Having this layer of test again serves the testing principle of “Fail Fast”. The earlier we can find the defects, the less expensive to fix it.
Integration Testing is performed to expose defects in the interactions between integrated components or systems. Based on the type of integration, we can test integrations between components within a system, or between two different systems.
- Component Integration Testing
The scope of this test is to expose defect in the interfaces and interactions between integrated components.
- System Integration Testing
The scope of this test is wider, i.e. testing the integration between systems, either internal or external ones.
In the traditional waterfall practice, developers conduct integration testings after unit testings and component testings. In the CI/CD lifecycle, usually bond with Agile, integration testing may follow different best practices. This article provides good details on integration testing’s best practices under Agile development: 6 test practices for integration testing with continuous integration.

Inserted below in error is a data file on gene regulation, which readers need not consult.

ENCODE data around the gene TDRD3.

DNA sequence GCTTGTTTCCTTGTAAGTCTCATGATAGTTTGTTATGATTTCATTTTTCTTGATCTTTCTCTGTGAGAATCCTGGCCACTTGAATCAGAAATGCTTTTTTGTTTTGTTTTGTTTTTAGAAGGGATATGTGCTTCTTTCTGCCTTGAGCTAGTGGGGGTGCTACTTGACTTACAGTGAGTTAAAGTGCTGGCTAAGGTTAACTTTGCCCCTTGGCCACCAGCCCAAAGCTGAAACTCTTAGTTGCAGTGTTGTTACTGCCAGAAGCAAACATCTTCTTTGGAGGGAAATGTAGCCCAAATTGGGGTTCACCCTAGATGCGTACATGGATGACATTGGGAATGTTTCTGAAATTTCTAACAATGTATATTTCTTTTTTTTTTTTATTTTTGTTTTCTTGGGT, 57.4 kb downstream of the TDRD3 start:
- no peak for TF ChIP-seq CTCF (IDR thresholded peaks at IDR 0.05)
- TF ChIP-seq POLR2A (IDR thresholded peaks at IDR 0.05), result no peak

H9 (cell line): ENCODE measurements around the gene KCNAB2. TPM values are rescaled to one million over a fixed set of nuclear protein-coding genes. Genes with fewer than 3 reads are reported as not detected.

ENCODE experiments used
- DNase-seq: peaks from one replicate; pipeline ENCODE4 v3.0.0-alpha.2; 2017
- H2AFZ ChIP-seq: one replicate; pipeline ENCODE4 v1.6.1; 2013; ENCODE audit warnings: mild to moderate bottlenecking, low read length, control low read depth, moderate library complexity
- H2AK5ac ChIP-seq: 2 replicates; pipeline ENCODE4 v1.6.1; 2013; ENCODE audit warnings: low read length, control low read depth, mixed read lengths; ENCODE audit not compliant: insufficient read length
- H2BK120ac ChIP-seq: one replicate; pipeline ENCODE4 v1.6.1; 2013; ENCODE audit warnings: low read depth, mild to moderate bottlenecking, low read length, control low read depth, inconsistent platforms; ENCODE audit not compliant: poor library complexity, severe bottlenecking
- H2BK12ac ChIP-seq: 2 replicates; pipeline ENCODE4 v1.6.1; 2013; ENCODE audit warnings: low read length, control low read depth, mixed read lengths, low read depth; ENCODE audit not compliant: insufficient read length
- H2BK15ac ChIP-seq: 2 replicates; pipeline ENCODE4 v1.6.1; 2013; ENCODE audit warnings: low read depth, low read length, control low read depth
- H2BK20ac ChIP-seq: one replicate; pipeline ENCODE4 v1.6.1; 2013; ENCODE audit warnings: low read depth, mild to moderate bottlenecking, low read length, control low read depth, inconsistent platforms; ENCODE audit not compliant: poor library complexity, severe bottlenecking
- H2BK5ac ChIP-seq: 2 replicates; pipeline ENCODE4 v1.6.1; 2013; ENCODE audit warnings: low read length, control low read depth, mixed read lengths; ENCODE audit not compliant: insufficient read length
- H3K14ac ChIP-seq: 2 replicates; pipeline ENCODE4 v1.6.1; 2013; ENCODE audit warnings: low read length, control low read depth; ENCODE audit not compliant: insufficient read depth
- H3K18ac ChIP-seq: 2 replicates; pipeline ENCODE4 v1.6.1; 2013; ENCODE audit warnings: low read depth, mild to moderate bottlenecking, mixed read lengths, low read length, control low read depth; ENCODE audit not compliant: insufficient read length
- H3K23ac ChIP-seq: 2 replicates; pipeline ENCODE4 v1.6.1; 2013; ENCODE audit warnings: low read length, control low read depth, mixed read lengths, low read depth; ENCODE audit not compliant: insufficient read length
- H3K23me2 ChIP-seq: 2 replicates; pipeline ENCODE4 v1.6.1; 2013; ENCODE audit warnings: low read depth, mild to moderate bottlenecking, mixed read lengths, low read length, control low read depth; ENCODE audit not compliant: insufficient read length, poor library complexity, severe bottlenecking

If the Integration Testing intends to identify interface errors, the System Testing will help to identify whether the system as a whole complies with the specified requirements. It takes the testing to the next level comparing with the Integration Testing.
We can use the pictures below to present the differences between these two type of testings. I took two pictures from my Porsche 911 (yep, the Lego one, not a real one) user instructions. When I assembled two components together, I conducted an “Integration Testing” as to test whether these two components can connect to each other as expected.
On the other hand, I conducted a “System Testing” when I finished assembling the whole car, to make sure the car can perform the fancy functions as Lego advertised.